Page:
mr.foodie's Profile

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Hi, all. I'm a big fan of this site, and of this community. I read this board often, however rarely post. I consider myself a dedicated foodie, and I try to eat at the most acclaimed places of every ethnicity -- whether they're upscale or holes-in-the-wall (or on four wheels), and regardless of neighborhood. that's my intro.

I've long heard about the fabled Casa Bianca pizza as being the "best in LA." I live in West Hollywood, and hadn't yet made the pilgrimage to Eagle Rock for pizza. I'll set the stage a little... Today was a great day to eat pizza. I hadn't eaten anything since breakfast. When me & my girl strolled in to Casa Bianca around 5:00pm we were chilly, and famished. It was around 50 degrees outside, and the wind was gusting. Inside, the place was packed & lively & warm, and smelled great... All in all, these are what I would call very favorable conditions in which to enjoy large quantities of hot pizza! (right?)

okay, let's get to the pizza review... we ordered a large pie -- half vegetable (mushroom, olive, artichoke, etc.), the other half meatball & mushroom. it was incredibly below-average! what a disappointment. cardboard-y (machine-made?) crust. not merely frozen pizza-esque (because there have been some innovations in frozen pizza crusts); rather this was like Mama Celeste ("abundanza") low-budget frozen pizza crust! what a travesty. and the toppings... the veggies looked & tasted like they were out of a can; definitely the artichokes were, maybe the olives and mushrooms. the meatball half of the pizza was similarly uninspired. (and i don't care to hear about the much-ballyhooed fennel sausage, because that couldn't have redeemed this pizza -- i don't care if they sprinkled kobe beef on this.) This pie lacked honesty.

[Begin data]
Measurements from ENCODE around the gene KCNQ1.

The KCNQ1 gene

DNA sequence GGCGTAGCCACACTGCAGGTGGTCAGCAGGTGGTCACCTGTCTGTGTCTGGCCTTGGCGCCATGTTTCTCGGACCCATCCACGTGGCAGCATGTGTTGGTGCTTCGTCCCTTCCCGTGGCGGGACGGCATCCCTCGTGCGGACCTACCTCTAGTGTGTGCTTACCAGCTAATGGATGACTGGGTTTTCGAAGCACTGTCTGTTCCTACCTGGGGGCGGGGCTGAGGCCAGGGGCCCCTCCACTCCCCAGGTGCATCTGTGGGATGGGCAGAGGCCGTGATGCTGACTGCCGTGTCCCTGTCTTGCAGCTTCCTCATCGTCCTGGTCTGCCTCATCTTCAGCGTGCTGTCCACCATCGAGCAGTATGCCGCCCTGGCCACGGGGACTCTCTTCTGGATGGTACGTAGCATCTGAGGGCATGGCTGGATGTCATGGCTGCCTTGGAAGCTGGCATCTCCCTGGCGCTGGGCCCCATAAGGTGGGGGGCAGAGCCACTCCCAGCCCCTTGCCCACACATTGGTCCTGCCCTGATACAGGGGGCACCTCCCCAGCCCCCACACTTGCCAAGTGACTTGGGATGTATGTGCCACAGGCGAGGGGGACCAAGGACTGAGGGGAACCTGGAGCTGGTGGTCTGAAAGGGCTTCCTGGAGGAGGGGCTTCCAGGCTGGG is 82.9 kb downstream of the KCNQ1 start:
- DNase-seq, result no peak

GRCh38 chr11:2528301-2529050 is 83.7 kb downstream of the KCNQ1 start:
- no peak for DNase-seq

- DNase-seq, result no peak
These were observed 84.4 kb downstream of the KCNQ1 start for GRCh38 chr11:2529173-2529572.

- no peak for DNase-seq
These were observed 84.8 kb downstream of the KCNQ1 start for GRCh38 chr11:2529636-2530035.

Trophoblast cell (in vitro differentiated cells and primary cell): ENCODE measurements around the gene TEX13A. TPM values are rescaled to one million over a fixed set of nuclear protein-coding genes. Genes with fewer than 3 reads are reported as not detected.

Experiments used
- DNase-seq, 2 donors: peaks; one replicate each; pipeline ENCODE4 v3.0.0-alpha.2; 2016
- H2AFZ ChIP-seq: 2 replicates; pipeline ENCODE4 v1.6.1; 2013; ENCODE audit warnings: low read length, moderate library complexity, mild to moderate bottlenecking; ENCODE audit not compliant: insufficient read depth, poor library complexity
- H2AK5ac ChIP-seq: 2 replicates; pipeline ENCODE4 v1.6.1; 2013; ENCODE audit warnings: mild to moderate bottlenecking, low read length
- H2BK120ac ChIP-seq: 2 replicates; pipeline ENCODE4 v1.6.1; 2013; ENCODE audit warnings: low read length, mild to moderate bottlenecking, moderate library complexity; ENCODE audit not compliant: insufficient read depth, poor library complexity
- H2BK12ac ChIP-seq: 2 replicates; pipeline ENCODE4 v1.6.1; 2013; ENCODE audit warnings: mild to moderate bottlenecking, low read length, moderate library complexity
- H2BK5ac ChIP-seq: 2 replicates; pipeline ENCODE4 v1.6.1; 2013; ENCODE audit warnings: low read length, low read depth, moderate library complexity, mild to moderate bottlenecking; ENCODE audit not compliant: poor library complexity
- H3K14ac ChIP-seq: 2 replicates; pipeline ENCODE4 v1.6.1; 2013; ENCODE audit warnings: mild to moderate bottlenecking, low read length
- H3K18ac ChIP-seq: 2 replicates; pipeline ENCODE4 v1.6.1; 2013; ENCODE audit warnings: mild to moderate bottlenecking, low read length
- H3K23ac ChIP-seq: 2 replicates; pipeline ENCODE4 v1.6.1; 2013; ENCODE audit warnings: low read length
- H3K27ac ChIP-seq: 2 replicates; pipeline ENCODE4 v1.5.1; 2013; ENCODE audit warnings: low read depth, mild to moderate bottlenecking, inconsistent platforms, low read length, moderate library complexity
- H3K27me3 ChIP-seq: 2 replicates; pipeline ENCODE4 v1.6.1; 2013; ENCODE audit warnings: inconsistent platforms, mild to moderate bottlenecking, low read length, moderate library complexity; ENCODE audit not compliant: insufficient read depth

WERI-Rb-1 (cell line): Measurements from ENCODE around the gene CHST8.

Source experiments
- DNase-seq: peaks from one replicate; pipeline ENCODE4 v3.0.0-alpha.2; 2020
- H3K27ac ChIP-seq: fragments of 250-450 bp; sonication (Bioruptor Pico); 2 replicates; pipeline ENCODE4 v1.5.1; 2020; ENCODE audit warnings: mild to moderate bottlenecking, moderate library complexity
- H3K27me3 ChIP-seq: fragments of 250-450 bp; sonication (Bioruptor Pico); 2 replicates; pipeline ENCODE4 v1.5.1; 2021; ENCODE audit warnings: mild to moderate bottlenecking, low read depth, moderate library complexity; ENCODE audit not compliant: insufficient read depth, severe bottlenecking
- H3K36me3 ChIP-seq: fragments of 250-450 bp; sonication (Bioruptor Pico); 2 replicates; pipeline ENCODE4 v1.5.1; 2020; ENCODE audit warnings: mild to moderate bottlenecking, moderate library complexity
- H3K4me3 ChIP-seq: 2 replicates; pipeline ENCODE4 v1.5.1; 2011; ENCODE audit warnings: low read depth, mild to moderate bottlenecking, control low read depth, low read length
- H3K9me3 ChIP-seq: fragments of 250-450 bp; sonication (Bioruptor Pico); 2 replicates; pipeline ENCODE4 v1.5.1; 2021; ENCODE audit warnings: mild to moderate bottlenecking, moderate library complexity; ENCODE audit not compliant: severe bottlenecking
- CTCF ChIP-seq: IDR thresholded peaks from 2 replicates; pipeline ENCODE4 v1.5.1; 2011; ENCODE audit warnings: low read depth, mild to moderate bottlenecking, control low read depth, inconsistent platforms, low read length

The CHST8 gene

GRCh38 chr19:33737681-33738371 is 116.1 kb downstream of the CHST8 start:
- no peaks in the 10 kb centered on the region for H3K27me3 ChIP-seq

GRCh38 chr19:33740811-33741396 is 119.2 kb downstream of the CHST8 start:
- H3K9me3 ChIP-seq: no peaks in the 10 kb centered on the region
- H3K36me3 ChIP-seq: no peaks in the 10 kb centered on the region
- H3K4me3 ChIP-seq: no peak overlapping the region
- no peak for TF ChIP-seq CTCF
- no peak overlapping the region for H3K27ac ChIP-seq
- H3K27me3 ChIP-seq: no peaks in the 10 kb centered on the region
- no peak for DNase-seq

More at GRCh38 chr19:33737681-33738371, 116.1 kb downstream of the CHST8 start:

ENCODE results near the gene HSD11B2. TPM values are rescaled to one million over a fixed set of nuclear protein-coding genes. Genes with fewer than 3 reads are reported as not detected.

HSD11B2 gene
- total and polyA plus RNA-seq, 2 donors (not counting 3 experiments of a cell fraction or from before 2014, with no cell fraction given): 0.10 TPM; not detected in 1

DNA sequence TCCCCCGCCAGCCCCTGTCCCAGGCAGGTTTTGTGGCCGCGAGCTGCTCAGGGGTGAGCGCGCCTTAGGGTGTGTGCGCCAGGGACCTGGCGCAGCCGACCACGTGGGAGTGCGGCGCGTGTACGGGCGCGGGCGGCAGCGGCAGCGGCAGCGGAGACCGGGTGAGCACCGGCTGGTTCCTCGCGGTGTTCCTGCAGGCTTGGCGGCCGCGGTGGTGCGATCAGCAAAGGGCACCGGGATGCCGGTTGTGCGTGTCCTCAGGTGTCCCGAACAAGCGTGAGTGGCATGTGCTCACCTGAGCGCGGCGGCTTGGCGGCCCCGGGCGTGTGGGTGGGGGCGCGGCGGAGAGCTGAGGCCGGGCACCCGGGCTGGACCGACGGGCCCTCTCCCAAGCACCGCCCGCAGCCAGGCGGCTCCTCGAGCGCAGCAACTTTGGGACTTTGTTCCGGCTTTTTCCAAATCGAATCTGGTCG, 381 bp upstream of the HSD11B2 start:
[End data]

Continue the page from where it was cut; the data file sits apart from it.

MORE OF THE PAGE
And of lesser importance, but reflective of the overall mediocrity: the garlic bread was phony, with a garlicky oily breadcrumb mixture slathered on warm rolls; and the cannoli came with multi-colored sprinkles on either side & maraschino cherry!

it wasn't that expensive, and besides, i don't even care about the price -- i'd pay double that for an culinary experience that had some authenticity/integrity to it.

(Seriously, I made homemade pizza for the 1st time ever a couple of weeks ago using a simple mark bittman recipe for the dough, trader joe's sauce (to save time), and good ingredients diced in cuisineart -- and it was much, much better than this place.)

There's just so many places to get a good pizza in LA: casa buono, mozza, terroni (even albano's on melrose & patsy's in the farmer's market), etc. Why go here? It's a california-style fraud, with a charming/inviting old neon sign out front.


Feb 03, 2008
mr.foodie in Los Angeles Area

changes / questions

dear alpha hounds,

(1) where do i get a list of all boards, national & international -- rather that the colorful jumble on the right of my page?

(2) when i go to a board & do a search, where is the option to list the results by date?!

i appreciate it.


Feb 09, 2007
mr.foodie in Site Talk

Nozawa - Trustworthy no more

i've eaten at nozawa every few months for about a decade, usually for lunch. the fish is always immaculate. with as much fish as they serve there it's almost inconceivable that a "bad" piece would find its way into the rotation; and if it did then it probably happens at le bernardin, too. law of randomness. yes, his joint is austere & he's a martinet. however i didn't realize master chefs (or any talented artists, for that matter) had to be pleasant, sympathetic or otherwise touchy-feely; there's lots of chummy sushi chefs at mediocre sushi places. perhaps you'd prefer those? i will say that on my last visit, a couple months ago, i noticed that the fish did come out a little faster... pre-cut? possibly, but that would be pre-cut, like, 15 seconds ago knowing that most people upon being seated immediately order the chef's choice. everybody gets the same great fish in the same progression.

and finally, you have to take some responsibility as a diner, too. especially if you're going to a place that has integrity. it's a reciprocal relationship, and you have a voice in the process. trust your palate, and have the courage of your convictions. the same principle applies at a quality taco stand, or at taillevent in paris. if i got a bad piece of fish at nozawa, i would definitely hand it to the server -- or his wife, who usually also serves -- and say, "this tastes funny." what would i be afraid of, getting thrown out? i have self-respect. and like any great restaurant, they do too. if they inadvertently serve something that's off, they'd probably be ashamed.

Jan 17, 2007
mr.foodie in Los Angeles Area